Albright Knox Museum, Buffalo, NY
Centre Georges Popmidou, Paris, France
Des Moines Art Center, Des Moines, IA
Essl Museum, Klosterneuburg, Austria
Solomon R. Guggenheim Museum, New York, NY
Hirshhorn Museum & Sculpture Garden, Washington, D.C.
Los Angeles County Museum of Art, Los Angeles, CA
Minneapolis Institute of Arts, Minneapolis, MN
Moderna, Stockholm, Sweden
Museum für Asiatische Kunst, Berlin, Germany
Museum of Modern Art, New York, NY
Museum of Contemporary Art, Los Angeles, CA
Museum of Contemporary Art San Diego, San Diego, CA
Tate Modern, London, England
Mary Boone Gallery, New York, NY
Haines Gallery, San Francisco, CA
Galerie Urs Meile, Beijing, China
Lisson Gallery, London, New York, Milan, and Singapore
Ai Weiwei is one of the most well-known, influential, and prolific artists active in China today. Working in sculpture, photography, film, installation, design, music, and architecture, Ai engages political and cultural criticism to investigate instances of government corruption and cover-ups, confronting China's stance on democracy and human rights. Ai often uses aesthetic strategies related to Conceptual Art as well as readymade objects in the lineage of Marcel Duchamp (who, along with Andy Warhol, profoundly influenced Ai's artistic practice), frequently in direct juxtaposition with traditional Chinese materials and production methods.
Ai’s father was the well-known Chinese modern poet Ai Qing; the family was sent to a labor camp as a result of his father’s denouncement during the 1957-59 Anti-Rightist Movement purge, and they were subsequently exiled to Shihezi, Xinjiang, in far Western China. The family only returned to Beijing in 1976, at the end of the Cultural Revolution, after which Ai studied animation at the Beijing Film Academy and co-founded the avant-garde art group Stars with fellow artists Ma Desheng, Wang Keping, Huang Rui, Li Shuang, Zhong Acheng, and Qui Leilei. He then spent a little over a decade in New York, where he briefly attended the Parsons School of Design as well as the Art Students League. Ai began taking photographs between 1983 and 1993, while living in Manhattan’s East Village, and in 1993, upon his returned to China, he continued producing art in Beijing, where he built a home and studio.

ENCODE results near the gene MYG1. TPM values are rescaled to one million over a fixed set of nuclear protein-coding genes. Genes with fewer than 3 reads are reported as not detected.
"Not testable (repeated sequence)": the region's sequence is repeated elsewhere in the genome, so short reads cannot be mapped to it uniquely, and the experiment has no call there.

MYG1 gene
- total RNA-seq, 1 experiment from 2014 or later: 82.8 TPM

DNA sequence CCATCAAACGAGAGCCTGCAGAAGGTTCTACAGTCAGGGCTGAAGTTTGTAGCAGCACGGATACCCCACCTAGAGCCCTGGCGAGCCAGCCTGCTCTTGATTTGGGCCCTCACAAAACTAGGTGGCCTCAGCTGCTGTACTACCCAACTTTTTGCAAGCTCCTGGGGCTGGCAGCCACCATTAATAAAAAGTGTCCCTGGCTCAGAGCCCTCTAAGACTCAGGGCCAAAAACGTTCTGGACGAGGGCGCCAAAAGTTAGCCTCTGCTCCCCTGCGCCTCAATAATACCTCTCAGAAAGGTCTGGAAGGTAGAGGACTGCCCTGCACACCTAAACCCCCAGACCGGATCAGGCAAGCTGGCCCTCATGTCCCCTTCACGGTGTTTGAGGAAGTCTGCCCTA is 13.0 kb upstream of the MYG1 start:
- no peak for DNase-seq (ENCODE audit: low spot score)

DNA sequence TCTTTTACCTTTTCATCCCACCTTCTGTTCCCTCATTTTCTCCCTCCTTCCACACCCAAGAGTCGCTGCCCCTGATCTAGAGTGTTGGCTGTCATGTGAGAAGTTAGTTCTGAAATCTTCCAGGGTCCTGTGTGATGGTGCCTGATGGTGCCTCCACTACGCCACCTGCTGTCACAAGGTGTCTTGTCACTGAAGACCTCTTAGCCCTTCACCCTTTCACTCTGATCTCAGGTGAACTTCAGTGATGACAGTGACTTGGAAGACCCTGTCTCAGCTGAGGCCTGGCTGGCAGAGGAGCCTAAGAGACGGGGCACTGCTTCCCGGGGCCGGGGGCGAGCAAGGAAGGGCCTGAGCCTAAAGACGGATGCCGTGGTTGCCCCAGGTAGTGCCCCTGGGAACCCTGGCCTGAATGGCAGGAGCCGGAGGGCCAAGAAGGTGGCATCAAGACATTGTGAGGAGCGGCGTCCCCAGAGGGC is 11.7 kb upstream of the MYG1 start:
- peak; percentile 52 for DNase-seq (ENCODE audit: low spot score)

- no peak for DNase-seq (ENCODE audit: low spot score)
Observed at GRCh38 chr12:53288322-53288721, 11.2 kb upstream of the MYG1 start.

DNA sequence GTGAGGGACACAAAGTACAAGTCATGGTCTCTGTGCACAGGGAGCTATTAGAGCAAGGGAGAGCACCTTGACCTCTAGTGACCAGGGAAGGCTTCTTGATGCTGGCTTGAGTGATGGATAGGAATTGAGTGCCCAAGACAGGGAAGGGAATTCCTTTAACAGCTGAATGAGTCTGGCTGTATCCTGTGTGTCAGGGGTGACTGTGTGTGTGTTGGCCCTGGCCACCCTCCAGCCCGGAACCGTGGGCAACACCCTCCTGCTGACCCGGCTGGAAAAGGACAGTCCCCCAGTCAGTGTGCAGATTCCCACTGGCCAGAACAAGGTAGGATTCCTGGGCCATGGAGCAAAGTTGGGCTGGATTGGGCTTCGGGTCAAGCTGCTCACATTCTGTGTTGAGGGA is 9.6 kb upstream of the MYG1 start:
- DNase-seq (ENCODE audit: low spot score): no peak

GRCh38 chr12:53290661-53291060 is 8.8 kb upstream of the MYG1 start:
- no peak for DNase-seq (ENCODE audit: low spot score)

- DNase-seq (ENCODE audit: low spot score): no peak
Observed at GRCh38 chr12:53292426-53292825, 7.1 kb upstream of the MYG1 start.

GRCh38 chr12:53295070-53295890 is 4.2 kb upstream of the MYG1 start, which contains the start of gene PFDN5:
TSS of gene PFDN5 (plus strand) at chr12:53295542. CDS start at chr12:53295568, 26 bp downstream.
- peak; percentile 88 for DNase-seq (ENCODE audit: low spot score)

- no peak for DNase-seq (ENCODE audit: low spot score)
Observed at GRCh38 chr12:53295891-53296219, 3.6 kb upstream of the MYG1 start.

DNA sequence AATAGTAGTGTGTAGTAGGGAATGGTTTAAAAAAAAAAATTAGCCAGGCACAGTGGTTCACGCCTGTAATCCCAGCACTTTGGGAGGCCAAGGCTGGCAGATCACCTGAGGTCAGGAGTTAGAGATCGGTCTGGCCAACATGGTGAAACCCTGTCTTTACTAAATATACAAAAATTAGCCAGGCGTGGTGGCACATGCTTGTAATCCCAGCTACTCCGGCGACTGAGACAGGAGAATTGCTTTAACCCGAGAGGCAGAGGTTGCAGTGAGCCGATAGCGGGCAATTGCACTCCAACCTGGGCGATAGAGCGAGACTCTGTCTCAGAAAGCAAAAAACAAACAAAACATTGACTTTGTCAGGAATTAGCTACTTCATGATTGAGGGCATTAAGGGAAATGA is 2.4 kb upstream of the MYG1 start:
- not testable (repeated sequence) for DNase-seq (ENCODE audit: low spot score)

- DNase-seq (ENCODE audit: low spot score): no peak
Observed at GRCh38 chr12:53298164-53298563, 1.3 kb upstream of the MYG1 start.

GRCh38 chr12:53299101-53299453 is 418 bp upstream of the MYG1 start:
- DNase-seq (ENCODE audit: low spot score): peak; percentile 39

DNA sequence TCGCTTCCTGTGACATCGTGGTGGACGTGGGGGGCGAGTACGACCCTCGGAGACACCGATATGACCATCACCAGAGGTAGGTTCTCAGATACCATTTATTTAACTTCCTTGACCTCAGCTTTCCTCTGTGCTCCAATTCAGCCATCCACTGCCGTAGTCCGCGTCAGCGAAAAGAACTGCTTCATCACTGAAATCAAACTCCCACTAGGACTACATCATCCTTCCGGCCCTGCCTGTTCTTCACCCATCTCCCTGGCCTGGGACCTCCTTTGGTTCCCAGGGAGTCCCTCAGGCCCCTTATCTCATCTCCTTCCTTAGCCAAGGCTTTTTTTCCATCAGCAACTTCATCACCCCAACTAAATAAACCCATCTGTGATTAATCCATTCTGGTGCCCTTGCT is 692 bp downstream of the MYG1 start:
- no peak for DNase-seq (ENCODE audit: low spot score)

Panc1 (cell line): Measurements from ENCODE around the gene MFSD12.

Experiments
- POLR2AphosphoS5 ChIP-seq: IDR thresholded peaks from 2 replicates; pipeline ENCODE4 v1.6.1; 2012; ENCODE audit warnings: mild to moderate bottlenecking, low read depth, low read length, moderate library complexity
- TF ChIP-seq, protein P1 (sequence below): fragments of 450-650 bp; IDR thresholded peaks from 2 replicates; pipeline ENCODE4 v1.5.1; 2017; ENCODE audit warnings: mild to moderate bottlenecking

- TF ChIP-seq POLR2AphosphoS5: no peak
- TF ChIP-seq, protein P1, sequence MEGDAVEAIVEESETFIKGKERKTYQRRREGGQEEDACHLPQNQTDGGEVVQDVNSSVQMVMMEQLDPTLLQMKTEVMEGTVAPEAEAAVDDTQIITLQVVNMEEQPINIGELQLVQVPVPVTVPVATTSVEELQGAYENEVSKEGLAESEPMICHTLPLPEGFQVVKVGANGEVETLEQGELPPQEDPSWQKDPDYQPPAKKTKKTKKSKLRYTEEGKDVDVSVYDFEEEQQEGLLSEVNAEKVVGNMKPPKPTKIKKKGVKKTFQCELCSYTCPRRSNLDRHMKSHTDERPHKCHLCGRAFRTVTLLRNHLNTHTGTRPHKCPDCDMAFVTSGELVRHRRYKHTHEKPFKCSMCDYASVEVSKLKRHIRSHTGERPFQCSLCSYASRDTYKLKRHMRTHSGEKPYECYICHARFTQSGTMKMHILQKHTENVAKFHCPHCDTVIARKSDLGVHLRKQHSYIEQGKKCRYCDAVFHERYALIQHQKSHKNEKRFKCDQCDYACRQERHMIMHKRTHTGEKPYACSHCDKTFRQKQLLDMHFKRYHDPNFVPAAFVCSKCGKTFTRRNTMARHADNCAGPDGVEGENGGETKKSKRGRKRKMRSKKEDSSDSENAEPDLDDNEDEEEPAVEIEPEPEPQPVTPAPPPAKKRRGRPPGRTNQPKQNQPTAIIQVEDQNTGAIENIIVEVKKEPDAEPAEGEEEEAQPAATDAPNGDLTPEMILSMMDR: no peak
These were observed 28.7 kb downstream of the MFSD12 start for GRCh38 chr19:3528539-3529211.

In 2008, Ai was commissioned to collaborate with the Swiss firm Herzog & de Meuron on the “Bird’s Nest” stadium for the Beijing Olympics; he later referred to the project as a “pretend smile of bad taste.” In May of the following year, Ai’s influential and widely-read blog, where he published scathing criticisms of Chinese government policies, was shut down. That August, the artist was beaten by Chinese police for trying to testify for Tan Zuoren, with whom he had investigated the aftermath—student casualties as well as poorly constructed buildings and infrastructure—of the devastating 8.0-magnitude earthquake that shook the Sichuan province in May of 2008. Also as a result of his activist work, in 2011, AI was arrested and held for 81 days without being charged with any crime. His series “SACRED,” which premiered in Venice during the 2013 Biennale, directly drew on his detainment experience (his arrest was loudly protested by governments, artists, and individuals across the globe).
Ai’s work has been shown in major solo exhibitions at New York’s Brooklyn Museum, Munich’s Pinakothek der Moderne, Seville’s Centro Andaluz de Arte Contemporaneo, and Washington D.C.’s Smithsonian Institution, among many others. He represented Germany at the 55th Venice Biennale in 2013, and he has won numerous international awards, including an honorary doctorate in Fine Arts from the Maryland Institute College of Art, the St. Moritz Masters Lifetime Achievement Award by Cartier, and the Václav Havel Prize for Creative Dissent of the Human Rights Foundation. Ai lives and works in Beijing; he is currently prohibited from traveling outside of China.